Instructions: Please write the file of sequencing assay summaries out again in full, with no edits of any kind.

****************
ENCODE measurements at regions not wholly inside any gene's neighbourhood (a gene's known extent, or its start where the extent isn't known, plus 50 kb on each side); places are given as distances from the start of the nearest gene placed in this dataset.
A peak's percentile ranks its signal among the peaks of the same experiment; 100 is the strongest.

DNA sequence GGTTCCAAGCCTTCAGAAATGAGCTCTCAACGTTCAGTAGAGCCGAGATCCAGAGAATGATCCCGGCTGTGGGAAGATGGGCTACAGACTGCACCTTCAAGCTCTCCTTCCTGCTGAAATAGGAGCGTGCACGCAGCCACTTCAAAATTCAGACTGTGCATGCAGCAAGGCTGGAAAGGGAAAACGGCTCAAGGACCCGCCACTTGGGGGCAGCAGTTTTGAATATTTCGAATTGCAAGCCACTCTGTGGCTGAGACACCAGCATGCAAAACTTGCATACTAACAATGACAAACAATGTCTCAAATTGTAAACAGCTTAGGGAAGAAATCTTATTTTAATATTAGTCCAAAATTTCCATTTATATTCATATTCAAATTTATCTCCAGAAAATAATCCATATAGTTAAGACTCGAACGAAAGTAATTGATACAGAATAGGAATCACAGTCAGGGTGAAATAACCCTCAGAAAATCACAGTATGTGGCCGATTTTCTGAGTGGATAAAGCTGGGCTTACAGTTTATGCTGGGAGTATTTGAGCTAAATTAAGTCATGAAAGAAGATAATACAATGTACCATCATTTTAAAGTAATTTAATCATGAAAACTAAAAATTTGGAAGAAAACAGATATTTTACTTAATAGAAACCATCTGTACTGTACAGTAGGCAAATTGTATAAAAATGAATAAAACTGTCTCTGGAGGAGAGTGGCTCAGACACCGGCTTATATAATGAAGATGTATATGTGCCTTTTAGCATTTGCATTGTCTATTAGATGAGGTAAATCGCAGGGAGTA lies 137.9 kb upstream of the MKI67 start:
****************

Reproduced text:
ENCODE measurements at regions not wholly inside any gene's neighbourhood (a gene's known extent, or its start where the extent isn't known, plus 50 kb on each side); places are given as distances from the start of the nearest gene placed in this dataset.
A peak's percentile ranks its signal among the peaks of the same experiment; 100 is the strongest.

DNA sequence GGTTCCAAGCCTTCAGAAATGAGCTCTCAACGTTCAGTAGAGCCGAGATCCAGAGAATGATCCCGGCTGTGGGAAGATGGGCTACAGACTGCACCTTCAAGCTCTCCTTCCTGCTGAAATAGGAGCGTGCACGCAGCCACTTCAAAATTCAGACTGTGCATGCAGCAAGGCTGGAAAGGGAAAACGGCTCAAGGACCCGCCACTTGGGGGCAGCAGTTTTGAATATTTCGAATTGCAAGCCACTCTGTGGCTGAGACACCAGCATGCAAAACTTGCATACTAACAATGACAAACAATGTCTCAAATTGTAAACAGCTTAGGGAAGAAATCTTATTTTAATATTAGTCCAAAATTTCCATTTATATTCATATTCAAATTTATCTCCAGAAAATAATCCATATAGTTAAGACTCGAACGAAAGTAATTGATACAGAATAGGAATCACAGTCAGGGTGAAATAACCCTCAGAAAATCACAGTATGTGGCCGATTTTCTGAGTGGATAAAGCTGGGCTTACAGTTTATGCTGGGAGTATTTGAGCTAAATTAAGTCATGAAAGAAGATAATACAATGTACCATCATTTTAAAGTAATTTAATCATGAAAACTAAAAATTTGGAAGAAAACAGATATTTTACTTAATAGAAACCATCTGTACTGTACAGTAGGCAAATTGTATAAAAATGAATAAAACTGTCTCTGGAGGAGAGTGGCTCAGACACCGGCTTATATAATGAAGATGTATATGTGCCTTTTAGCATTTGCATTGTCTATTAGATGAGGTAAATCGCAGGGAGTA lies 137.9 kb upstream of the MKI67 start: